11. So as one note - in my own practice area there's a lot to be said for a wholly domestic firm. You may think that working for an international firm means that they must have a top notch international trade group. The problem is in flow - when you're in an international firm you generally only get inflow from your other offices. If you're Mayer Brown, do you want to be feeding the Canadian arm of one of your US competitors? Or would you rather channel it to a firm that essentially only practices in Canada - knowing that your core business in the US is safe? It's why the top notch trade firms in Canada are McCarthy Tetrault, BLG, and BJ (the latter two are a funny story - because it used to be just McT and BJ, but then BLG poached three big name in the space partners and a passel of associates splitting the group in two). I'd also note that just as ranking entities like Chambers/Lexpert etc. are supergranulated, the expertise/regard of firms is similarly granular. You'll get firms that are good not just at "real property" but "real property transactions in the P3 space" or REIT specialists etc. Trying to come up with a ranking that's holistic and measures absolutely everything on a global basis is (in my view) a fool's errand.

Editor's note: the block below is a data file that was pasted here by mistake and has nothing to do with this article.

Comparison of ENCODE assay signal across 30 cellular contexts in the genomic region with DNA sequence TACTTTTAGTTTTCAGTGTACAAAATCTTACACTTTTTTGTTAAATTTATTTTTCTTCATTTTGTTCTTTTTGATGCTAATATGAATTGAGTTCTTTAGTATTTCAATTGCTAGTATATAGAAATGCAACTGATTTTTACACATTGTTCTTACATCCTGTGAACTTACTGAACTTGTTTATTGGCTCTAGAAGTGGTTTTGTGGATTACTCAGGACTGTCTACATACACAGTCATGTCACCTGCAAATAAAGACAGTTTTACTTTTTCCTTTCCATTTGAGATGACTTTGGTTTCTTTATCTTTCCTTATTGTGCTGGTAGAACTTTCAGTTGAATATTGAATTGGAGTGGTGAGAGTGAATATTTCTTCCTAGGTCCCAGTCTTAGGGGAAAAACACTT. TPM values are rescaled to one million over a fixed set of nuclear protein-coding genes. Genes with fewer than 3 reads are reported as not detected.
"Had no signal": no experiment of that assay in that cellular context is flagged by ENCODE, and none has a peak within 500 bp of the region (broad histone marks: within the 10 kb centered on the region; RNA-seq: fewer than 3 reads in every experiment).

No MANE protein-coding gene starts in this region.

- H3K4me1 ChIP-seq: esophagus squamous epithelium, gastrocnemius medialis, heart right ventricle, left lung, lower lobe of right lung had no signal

12. Don't know what you're talking about. I'm completely stealthy and unknown.
  13. Come on man. It was right there for you.
  14. Yeah that characterization isn't right - but the poster there was strongly playing into type for it. I also agree pro bono isn't a replacement, but I think it's important for lawyers to try and engage in at least some form of community involvement in providing accessible legal services or education. To go along with massive increases in funding by the Ontario government for legal aid/modernization of the system to take things into at very least the early 2000s in terms of technology (I'm not asking for much).